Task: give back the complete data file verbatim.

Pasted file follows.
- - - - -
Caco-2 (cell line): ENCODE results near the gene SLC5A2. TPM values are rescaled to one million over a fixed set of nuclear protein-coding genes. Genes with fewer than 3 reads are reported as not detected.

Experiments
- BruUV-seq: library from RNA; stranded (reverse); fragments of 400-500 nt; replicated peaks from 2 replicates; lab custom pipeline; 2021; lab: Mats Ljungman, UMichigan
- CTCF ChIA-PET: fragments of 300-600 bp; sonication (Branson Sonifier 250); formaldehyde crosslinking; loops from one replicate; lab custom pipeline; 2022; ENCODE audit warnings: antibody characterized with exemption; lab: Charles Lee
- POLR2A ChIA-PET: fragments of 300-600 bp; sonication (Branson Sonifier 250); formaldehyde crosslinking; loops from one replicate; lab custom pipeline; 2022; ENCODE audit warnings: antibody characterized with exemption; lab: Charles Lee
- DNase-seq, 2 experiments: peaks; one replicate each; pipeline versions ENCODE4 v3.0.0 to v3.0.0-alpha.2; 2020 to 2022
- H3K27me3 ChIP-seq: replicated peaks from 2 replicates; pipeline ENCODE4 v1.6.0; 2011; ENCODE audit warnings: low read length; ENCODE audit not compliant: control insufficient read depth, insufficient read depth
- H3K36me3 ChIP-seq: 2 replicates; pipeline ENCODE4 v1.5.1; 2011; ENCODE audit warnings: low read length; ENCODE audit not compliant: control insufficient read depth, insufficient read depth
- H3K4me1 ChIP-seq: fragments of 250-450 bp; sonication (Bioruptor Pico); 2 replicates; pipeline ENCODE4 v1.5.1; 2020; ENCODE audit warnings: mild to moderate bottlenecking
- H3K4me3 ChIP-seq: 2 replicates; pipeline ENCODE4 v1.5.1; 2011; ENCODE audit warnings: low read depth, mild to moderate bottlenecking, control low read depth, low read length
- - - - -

Caco-2 (cell line): ENCODE results near the gene SLC5A2. TPM values are rescaled to one million over a fixed set of nuclear protein-coding genes. Genes with fewer than 3 reads are reported as not detected.

Experiments
- BruUV-seq: library from RNA; stranded (reverse); fragments of 400-500 nt; replicated peaks from 2 replicates; lab custom pipeline; 2021; lab: Mats Ljungman, UMichigan
- CTCF ChIA-PET: fragments of 300-600 bp; sonication (Branson Sonifier 250); formaldehyde crosslinking; loops from one replicate; lab custom pipeline; 2022; ENCODE audit warnings: antibody characterized with exemption; lab: Charles Lee
- POLR2A ChIA-PET: fragments of 300-600 bp; sonication (Branson Sonifier 250); formaldehyde crosslinking; loops from one replicate; lab custom pipeline; 2022; ENCODE audit warnings: antibody characterized with exemption; lab: Charles Lee
- DNase-seq, 2 experiments: peaks; one replicate each; pipeline versions ENCODE4 v3.0.0 to v3.0.0-alpha.2; 2020 to 2022
- H3K27me3 ChIP-seq: replicated peaks from 2 replicates; pipeline ENCODE4 v1.6.0; 2011; ENCODE audit warnings: low read length; ENCODE audit not compliant: control insufficient read depth, insufficient read depth
- H3K36me3 ChIP-seq: 2 replicates; pipeline ENCODE4 v1.5.1; 2011; ENCODE audit warnings: low read length; ENCODE audit not compliant: control insufficient read depth, insufficient read depth
- H3K4me1 ChIP-seq: fragments of 250-450 bp; sonication (Bioruptor Pico); 2 replicates; pipeline ENCODE4 v1.5.1; 2020; ENCODE audit warnings: mild to moderate bottlenecking
- H3K4me3 ChIP-seq: 2 replicates; pipeline ENCODE4 v1.5.1; 2011; ENCODE audit warnings: low read depth, mild to moderate bottlenecking, control low read depth, low read length